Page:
The signal types and sound production mechanisms used by different bat species vary greatly, but all calls produced with the larynx contain some frequency modulated (FM) components (see Figure 2, upper panel), meaning that the frequency varies over the duration of the signal. FM signals are well suited for target localization, as they carry information about the 3-D position of small objects, as each frequency in the signal provides a time marker for its arrival time at the bat’s ears (Simmons & Stein, 1980; Moss & Schnitzler, 1995). In contrast to FM signals, constant frequency (CF) sounds do not vary the frequency over the duration of the signal, (see Figure 2, lower panel) though most CF signals are combined with FM components. These tonal sounds are well suited to carry information about target movement through Doppler shifts in the returning echoes (Schnitzler, 1968, 1973). A Doppler shift is an apparent change in sound frequency that is proportional to the relative velocity of the source (in this case the sonar target) relative to the listener (in this case the bat). If the bat approaches the target, the apparent echo frequency increases, which is noted as a positive Doppler shift. There is evidence that bat species using both FM and CF signals show individual variation in signal structure that may facilitate processing of echo returns from their own vocalizations (Masters, Jacobs, & Simmons, 1991; Suga, Niwa, Taniguchi, & Margoliash, 1987).
At each phase of insect pursuit, the dynamic sonar sound characteristics used by FM bats reflect adaptive signal designs for different acoustic tasks: target detection, localization, and tracking (Simmons & Stein, 1980). The long, shallow FM signals produced during the search phase are adapted for target detection, as sound energy is concentrated in a narrow frequency band over an extended period of time; the broadband approach and terminal phase signals are adapted for target localization in three dimensions (Moss & Schnitzler, 1995). The bat actively adjusts the duration and repetition rate of the signals to avoid overlap of sonar emissions (Kalko & Schnitzler, 1993). These phases of insect capture represent distinct modes of action and perception, which guide spatial navigation and prey capture.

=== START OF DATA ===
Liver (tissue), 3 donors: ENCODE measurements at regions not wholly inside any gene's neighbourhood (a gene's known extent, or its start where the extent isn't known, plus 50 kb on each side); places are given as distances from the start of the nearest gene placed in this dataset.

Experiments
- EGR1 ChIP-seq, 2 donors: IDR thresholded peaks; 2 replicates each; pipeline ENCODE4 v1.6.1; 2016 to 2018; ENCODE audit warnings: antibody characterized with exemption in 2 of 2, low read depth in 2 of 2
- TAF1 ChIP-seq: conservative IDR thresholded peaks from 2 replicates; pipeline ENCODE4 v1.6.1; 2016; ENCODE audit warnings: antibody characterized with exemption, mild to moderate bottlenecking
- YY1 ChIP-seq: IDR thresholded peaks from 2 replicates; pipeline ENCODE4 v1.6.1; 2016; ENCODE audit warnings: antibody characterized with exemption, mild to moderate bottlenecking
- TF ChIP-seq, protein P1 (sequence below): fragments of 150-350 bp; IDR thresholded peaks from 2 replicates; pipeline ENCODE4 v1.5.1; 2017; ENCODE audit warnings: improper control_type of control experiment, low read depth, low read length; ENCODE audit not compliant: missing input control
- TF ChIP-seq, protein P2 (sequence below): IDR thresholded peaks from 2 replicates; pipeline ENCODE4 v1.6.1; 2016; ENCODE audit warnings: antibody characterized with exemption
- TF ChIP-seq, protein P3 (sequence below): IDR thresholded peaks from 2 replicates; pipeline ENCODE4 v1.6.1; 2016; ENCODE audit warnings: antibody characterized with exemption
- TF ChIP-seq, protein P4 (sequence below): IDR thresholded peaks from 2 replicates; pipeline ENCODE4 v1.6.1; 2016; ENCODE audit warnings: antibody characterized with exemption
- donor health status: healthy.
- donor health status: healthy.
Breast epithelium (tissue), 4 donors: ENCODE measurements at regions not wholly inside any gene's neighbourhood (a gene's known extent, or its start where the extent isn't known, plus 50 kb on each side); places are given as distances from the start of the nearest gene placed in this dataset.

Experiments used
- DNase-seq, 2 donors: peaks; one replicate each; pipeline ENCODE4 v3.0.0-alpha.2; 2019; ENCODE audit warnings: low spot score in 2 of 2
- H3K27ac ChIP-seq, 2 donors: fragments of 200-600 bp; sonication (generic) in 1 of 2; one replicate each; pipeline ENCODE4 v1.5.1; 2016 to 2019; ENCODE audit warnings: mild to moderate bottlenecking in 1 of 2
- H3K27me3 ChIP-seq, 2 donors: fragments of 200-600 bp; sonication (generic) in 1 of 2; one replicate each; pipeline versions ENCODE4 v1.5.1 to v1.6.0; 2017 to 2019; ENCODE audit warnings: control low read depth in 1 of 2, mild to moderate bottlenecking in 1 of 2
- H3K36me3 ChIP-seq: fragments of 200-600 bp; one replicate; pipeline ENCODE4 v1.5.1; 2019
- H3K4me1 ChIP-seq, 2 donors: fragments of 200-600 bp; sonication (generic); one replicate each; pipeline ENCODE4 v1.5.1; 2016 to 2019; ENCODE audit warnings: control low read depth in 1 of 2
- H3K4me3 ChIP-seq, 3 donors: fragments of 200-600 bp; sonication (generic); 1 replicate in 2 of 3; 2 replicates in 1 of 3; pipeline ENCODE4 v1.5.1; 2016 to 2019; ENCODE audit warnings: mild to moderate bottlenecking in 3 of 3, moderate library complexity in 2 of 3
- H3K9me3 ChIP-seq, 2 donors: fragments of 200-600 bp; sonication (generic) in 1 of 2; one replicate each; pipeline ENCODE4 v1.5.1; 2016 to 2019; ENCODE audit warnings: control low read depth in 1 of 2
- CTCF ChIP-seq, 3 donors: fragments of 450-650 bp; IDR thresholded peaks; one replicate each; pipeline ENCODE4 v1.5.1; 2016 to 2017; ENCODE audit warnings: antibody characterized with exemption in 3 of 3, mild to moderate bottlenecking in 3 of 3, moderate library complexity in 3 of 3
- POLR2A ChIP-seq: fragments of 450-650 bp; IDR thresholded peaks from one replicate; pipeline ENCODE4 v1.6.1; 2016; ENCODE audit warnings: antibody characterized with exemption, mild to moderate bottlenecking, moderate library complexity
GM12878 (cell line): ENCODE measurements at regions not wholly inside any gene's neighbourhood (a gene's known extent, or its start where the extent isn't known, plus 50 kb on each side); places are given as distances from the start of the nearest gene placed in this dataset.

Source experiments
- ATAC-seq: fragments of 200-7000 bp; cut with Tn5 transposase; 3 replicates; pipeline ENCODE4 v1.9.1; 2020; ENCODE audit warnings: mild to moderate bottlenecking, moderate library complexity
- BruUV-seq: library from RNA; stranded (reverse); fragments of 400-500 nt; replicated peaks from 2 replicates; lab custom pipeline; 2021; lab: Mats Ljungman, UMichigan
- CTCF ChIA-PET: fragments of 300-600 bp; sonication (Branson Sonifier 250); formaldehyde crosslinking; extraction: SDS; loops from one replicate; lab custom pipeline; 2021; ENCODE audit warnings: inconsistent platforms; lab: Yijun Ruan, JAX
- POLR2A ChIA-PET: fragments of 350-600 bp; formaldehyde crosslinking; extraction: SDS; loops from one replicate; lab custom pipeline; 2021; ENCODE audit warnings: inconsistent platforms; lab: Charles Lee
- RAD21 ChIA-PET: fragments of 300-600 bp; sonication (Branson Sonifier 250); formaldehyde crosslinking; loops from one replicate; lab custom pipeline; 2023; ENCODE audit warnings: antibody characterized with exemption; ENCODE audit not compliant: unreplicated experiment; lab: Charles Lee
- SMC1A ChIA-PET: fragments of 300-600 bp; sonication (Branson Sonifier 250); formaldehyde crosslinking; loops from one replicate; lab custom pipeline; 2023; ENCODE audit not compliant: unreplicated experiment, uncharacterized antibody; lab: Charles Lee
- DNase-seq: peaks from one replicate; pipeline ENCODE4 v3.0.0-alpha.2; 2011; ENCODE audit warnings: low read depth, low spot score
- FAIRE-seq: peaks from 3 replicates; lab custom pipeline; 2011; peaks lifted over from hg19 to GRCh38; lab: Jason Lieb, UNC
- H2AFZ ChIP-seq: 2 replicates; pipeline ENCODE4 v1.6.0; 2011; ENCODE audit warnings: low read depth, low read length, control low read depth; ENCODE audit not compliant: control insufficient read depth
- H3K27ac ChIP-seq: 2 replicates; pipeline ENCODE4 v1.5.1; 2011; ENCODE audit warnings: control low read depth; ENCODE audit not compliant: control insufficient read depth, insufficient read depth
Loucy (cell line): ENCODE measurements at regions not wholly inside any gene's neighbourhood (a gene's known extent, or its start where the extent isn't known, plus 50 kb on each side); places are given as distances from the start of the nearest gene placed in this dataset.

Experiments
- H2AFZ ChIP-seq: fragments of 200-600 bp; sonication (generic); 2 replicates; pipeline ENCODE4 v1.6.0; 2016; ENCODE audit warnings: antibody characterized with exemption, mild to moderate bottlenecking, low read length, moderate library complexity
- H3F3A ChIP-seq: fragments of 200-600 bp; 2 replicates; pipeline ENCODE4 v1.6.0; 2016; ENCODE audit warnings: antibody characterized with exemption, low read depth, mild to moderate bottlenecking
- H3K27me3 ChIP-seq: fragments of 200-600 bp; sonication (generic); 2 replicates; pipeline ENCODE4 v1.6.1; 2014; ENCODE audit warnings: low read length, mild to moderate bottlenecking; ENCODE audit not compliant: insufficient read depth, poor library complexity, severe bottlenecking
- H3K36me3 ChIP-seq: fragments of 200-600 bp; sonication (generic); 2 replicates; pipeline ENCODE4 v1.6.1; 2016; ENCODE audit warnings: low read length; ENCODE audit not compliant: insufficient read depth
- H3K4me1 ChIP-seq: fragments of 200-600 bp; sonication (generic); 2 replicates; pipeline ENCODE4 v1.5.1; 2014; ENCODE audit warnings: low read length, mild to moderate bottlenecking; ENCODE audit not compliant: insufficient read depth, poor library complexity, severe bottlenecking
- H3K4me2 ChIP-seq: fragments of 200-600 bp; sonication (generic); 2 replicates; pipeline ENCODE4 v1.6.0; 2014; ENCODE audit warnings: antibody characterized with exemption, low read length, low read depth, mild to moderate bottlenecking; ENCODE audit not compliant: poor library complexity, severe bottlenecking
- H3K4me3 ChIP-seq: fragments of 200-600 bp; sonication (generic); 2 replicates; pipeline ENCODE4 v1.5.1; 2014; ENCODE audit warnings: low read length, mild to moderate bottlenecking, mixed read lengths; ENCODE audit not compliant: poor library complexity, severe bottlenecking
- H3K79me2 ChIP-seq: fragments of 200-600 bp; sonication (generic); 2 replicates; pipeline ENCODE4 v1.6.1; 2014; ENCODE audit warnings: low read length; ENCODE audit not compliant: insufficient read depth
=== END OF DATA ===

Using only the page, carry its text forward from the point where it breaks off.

Egyptian fruit bats, Rousettus aegyptiacus, echolocate with tongue clicks, which are broadband acoustic signals. These clicks are generated in pairs, with beam patterns directed off-axis from the midline. When R. aegyptiacus are flying to a landing platform, they direct the maximum slope of the sound beam, not the center, at the target. This strategy maximizes cues for sound localization accuracy (Yovel, Falk, Moss, & Ulanovksy, 2010). By contrast, the insectivorous big brown bat, a laryngeal echolocator that uses FM sonar vocalizations, directs its sound beam straight at the target it is localizing (Ghose & Moss, 2003).